A ruff and ready playmate
12/19/2004 3:01 AM
11/11/2013 12:46 PM
(This classic Dave Barry column was originally published Dec. 19, 2004.)
I'm trying to convince my wife that we need a dog. I grew up with dogs, and am comfortable with their ways. If we're visiting someone's home, and I suddenly experience a sensation of humid warmth, and I look down and see that my right arm has disappeared up to the elbow inside the mouth of a dog the size of a medium horse, I am not alarmed. I know that this is simply how a large, friendly dog says: ``Greetings! You have a pleasing salty taste!''
I respond by telling the dog that he is a GOOD BOY and pounding him with hearty blows, blows that would flatten a cat like a hairy pancake, but which only make the dog like me more. He likes me so much that he goes and gets his Special Toy. This is something that used to be a recognizable object -- a stuffed animal, a basketball, a Federal Express driver -- but has long since been converted, through countless hours of hard work on the dog's part, into a random wad of filth. ''GIVE ME THAT!'' I shout, grabbing an end of the Special Toy. This pleases the dog: It confirms his belief that his Special Toy is the most desirable item in the universe, more desirable even than the corpse of a squirrel. For several seconds we fight for this prize, the dog whipping his head side to side like a crazed windshield wiper. Finally, I yank the Special Toy free and hold it aloft. The dog watches it with laser-beam concentration, waiting for me to throw it ... waiting ... waiting ... until finally I cock my arm, and, with a quick motion I ...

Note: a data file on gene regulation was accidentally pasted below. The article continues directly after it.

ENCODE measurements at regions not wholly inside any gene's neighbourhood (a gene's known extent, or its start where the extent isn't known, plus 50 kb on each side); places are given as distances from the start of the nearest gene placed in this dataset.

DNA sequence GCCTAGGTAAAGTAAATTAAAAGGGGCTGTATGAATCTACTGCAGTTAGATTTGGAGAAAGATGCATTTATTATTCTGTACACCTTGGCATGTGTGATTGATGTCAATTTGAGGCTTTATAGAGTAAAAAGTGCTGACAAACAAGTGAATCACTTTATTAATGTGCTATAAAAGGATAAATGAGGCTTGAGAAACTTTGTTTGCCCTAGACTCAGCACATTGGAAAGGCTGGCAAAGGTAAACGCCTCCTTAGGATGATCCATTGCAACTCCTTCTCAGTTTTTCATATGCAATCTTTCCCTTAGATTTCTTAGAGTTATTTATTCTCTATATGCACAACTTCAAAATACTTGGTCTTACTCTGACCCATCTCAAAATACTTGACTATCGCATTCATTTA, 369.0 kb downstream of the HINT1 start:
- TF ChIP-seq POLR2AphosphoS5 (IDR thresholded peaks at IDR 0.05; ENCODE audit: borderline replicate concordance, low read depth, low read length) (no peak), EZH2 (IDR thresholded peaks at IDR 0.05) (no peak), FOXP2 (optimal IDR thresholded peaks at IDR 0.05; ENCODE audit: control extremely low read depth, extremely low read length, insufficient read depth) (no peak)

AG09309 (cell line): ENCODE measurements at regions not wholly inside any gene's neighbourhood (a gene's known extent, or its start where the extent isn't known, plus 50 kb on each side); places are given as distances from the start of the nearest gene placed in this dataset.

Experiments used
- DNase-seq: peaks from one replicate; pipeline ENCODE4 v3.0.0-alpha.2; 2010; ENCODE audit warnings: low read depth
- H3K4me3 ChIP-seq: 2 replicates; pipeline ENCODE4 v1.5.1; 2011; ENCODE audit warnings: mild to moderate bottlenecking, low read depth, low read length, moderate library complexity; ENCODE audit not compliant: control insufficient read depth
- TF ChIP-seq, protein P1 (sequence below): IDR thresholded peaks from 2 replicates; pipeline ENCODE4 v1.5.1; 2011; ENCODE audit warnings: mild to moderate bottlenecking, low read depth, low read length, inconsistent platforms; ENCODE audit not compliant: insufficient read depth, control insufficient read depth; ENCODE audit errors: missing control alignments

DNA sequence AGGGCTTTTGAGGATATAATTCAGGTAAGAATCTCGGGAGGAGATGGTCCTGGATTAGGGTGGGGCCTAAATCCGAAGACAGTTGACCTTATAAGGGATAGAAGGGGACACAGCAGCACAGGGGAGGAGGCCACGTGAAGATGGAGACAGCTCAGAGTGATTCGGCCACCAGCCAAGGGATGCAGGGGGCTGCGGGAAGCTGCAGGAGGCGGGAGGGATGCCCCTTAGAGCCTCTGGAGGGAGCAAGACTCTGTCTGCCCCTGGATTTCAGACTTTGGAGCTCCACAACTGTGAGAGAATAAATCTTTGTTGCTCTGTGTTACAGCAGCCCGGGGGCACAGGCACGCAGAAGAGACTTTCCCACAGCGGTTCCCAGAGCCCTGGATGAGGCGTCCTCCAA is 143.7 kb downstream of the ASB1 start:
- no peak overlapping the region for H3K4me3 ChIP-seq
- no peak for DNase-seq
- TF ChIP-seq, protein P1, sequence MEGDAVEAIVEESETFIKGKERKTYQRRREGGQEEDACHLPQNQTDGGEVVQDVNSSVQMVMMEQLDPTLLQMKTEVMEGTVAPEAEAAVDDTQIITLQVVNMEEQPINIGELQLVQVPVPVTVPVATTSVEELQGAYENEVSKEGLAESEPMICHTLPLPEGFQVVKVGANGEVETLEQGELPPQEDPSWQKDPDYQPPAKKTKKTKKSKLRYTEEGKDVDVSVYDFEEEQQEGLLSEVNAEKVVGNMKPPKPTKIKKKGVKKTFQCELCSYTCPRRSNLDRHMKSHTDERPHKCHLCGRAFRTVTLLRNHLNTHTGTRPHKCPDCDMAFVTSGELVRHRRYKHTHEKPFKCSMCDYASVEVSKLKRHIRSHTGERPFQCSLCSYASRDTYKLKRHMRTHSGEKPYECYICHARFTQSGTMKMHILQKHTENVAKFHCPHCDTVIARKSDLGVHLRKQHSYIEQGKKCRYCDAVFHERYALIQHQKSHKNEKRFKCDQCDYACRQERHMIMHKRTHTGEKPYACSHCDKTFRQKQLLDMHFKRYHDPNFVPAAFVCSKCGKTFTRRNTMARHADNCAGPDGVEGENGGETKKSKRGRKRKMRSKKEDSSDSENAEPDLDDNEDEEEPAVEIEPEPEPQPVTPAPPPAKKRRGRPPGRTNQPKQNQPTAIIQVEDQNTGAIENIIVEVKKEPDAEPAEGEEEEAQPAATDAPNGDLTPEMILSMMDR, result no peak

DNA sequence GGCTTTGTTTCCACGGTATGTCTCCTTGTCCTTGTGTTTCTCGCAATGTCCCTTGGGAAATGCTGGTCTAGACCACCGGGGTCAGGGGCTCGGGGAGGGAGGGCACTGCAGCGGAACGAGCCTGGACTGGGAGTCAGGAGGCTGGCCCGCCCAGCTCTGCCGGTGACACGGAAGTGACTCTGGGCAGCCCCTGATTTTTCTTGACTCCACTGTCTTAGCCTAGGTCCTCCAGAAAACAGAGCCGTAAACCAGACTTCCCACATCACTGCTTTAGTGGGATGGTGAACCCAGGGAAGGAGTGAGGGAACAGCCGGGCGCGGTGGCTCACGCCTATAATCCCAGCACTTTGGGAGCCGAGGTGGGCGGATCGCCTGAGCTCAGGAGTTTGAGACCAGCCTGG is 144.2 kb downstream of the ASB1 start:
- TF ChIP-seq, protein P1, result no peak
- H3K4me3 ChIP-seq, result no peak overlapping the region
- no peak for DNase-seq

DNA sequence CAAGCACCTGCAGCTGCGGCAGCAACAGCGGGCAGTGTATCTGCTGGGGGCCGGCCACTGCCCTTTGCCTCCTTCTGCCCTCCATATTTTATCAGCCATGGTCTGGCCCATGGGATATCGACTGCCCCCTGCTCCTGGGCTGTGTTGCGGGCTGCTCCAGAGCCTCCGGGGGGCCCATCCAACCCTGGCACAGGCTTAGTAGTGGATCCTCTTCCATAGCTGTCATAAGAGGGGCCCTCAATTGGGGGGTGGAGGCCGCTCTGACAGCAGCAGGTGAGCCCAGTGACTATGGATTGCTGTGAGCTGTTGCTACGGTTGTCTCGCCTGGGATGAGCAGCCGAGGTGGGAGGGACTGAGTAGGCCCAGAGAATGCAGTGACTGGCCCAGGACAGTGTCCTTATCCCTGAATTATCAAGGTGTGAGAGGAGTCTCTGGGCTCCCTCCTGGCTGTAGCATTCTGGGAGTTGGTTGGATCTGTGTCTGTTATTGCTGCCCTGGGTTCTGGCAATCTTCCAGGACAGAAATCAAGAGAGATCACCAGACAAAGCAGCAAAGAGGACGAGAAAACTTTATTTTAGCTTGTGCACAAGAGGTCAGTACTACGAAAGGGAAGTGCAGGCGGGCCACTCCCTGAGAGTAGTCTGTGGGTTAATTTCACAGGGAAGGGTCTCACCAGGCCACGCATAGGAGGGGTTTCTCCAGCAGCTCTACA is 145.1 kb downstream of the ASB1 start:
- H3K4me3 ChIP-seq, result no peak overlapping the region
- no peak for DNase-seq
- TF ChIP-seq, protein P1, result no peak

... fake a throw. I'm still holding the Special Toy. But WHOOOSH the dog has launched himself across the room, reaching a velocity of 75 miles per hour before WHAM he slams headfirst into the wall at the far end of the room. This stimulates the M&M-size clump of nerve cells that serves as a dog's brain to form a thought: The Special Toy is not here! The dog whirls, sees the toy in my hand and races back across the room. Just as he reaches me, I cock my arm and ...
... fake another throw. WHOOOSH! WHAM! The fake works again! It will always work. I can keep faking throws until the dog has punched a dog-shaped hole completely through the far wall, and the dog will STILL sprint back to me, believing that THIS time I'm going to throw the toy. This is one reason why I love dogs.
My wife is less impressed. She fails to see the appeal of an animal that appears to be less intelligent than its own parasites. Oh, I've tried to explain the advantages of having a dog. For example:
A DOG IS ALWAYS READY. It doesn't matter for what: Dogs are just ready. If you leave your car window open, the dog will leap into the car and sit there for hours. The dog knows that sometimes the car just starts moving, and you have to be ready! Usually the dog will sit in the driver's seat, in case (You never know!) the dog is called upon to steer.
A DOG IS VIGILANT. One time, on a movie set, I watched a small dog walk past a line of six metal light stands. When the dog came to the sixth light stand -- which was EXACTLY the same as the other five light stands -- the dog stopped and began barking furiously at it. Clearly the dog had detected some hostile intent in this particular light stand, something that we humans, with our inferior senses, were not aware of. We humans were thinking: ''What's WRONG with that dog?'' Whereas the light stand was thinking: ``Whew! That was close!''
These are just a couple of examples of the practical benefits provided by dogs. I have tried pointing them out to my wife, but she doesn't see it. This is why, in our house, we have fish. They're nice fish but they're not a whole lot of fun. Although they are excellent drivers.
(c)Dave Barry This column is protected by intellectual property laws, including U.S. copyright laws. Electronic or print reproduction, adaptation, or distribution without permission is prohibited. Ordinary links to this column at http://www.miamiherald.com may be posted or distributed without written permission.
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